• Covered employees have the right to decline work hours less than 11 hours after the end of the previous shift. An employee who agrees in writing to work hours less than 11 hours from the end of the previous shift shall be compensated at one and one-half times the employee’s regular rate of pay for any hours worked less than 11 hours following the end of a previous shift.
  • An employee has the right to request a modified work schedule, including but not limited to additional shifts or hours; changes in days of work or start or end times for the shift; permission to exchange shifts with other employees; limitations on availability; part-time employment; job sharing arrangements; reduction or change in work duties; or part-year employment.

Predictability Pay for Schedule Changes
Subject to certain exceptions, a covered employer shall provide an employee with the following compensation per shift for a previously scheduled shift that the covered employer adds or subtracts hours, moves to another date or time, cancels, or each previously unscheduled shift that the covered employer adds to the employee’s schedule:

  1. With less than 14 days’ notice but 24 hours or more notice to the employee: one hour of predictability pay;
  • With less than 24 hours’ notice to the employee, (i) When hours are canceled or reduced, four hours or the number of canceled or reduced hours in the employee’s scheduled shift, whichever is less; (ii) For additions and all other changes, one hour of predictability pay.

The compensation required by this subsection shall be in addition to the employee’s regular pay for working such a shift.

Waiver through CBA
The ordinance’s requirements may be waived through a bona fide collective bargaining agreement, but only if the waiver is set forth explicitly in such agreement in unambiguous terms.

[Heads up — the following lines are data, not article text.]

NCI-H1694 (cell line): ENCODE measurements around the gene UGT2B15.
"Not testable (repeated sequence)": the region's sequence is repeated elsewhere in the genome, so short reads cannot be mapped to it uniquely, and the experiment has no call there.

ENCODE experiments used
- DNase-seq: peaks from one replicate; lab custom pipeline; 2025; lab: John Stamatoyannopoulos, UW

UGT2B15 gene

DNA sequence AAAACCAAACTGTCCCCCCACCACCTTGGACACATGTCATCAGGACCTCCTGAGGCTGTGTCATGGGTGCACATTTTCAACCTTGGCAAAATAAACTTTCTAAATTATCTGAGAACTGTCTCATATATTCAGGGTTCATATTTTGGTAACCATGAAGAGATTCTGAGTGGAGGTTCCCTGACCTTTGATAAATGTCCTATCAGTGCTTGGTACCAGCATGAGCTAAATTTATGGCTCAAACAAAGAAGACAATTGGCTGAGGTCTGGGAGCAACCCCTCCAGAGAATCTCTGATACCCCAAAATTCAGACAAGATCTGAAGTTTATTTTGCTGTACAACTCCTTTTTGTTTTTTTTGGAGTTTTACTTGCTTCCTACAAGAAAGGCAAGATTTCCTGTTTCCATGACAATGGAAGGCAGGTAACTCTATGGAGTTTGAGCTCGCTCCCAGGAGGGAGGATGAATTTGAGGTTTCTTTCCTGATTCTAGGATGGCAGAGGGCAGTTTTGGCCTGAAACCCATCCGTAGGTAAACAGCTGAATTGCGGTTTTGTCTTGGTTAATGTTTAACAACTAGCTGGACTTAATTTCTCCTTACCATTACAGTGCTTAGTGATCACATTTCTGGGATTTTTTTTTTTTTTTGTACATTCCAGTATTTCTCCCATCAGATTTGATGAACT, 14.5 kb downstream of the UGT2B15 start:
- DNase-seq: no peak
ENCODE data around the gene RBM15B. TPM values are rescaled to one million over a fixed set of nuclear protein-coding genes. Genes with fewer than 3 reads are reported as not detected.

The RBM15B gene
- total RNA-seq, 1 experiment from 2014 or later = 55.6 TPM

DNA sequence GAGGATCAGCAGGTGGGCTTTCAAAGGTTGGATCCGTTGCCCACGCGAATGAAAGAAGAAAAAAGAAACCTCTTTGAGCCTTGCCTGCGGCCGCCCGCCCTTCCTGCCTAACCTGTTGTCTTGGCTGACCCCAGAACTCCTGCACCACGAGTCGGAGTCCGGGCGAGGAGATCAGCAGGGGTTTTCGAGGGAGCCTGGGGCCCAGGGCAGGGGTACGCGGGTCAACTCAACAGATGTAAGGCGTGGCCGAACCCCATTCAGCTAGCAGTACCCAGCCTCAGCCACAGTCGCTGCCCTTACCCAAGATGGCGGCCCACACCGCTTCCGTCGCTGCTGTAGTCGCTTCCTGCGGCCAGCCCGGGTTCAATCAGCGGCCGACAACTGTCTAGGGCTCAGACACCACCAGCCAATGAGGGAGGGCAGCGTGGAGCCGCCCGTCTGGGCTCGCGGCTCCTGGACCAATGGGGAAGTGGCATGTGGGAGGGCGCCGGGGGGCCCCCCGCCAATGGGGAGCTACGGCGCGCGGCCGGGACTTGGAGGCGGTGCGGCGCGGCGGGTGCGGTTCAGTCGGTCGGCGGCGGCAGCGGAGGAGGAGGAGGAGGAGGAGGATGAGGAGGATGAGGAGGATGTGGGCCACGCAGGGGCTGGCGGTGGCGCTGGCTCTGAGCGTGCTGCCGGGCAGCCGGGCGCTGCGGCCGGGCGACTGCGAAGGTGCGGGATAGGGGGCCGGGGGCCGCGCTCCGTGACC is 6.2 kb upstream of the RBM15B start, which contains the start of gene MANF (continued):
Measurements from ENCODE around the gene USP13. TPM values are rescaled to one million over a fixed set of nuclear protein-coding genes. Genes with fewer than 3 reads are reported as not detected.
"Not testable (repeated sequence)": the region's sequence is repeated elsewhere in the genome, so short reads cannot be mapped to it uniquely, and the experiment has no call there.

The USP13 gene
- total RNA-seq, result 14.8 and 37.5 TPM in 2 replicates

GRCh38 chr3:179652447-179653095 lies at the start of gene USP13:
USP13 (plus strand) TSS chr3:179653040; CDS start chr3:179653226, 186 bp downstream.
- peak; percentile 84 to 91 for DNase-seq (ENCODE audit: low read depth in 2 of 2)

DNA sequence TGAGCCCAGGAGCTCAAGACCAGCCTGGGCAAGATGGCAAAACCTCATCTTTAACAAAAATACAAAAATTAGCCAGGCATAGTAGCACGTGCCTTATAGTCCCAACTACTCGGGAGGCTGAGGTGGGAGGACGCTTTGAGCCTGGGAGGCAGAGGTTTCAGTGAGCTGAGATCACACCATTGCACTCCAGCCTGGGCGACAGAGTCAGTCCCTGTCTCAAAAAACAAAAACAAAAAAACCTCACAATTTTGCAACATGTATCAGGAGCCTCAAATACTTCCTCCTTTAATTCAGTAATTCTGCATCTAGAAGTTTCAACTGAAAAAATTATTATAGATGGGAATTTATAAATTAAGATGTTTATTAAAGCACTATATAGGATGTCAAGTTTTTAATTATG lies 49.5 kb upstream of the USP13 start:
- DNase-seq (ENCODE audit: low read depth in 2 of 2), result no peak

For more information, please see the links below:

City of Berkeley Announcement

Article 1Article 2

What do employers need to do?
Employers should review the links above and adjust their workweek scheduling policies to comply with the law.

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This communication is intended solely for the purpose of conveying information. The present post might incorporate hyperlinks directing readers to websites managed by third-party entities. The inclusion of any links within this communication is meant to serve as points of reference and could encompass opinion articles from various law firms, articles from HR associations, official websites, news releases, and documents of government agencies, and other relevant third-party sources. Vensure has no authority over these external websites and bears no responsibility for their content. Furthermore, Vensure does not endorse the materials present on these websites. The contents of this communication should not be interpreted as legal advice or as a legal standpoint concerning specific facts or scenarios. Nor should it be deemed an exhaustive compilation of facts potentially pertinent to federal, state, or local laws. It is strongly advised that employers solicit legal guidance from an employment attorney when undertaking actions in response to any legal updates provided. This is due to the possibility of future alterations occurring in federal, state, and local laws, regulations, as well as the directives and guidelines issued by governing agencies. These changes may transpire at any given time, potentially rendering certain portions of the content within this update void or inaccurate.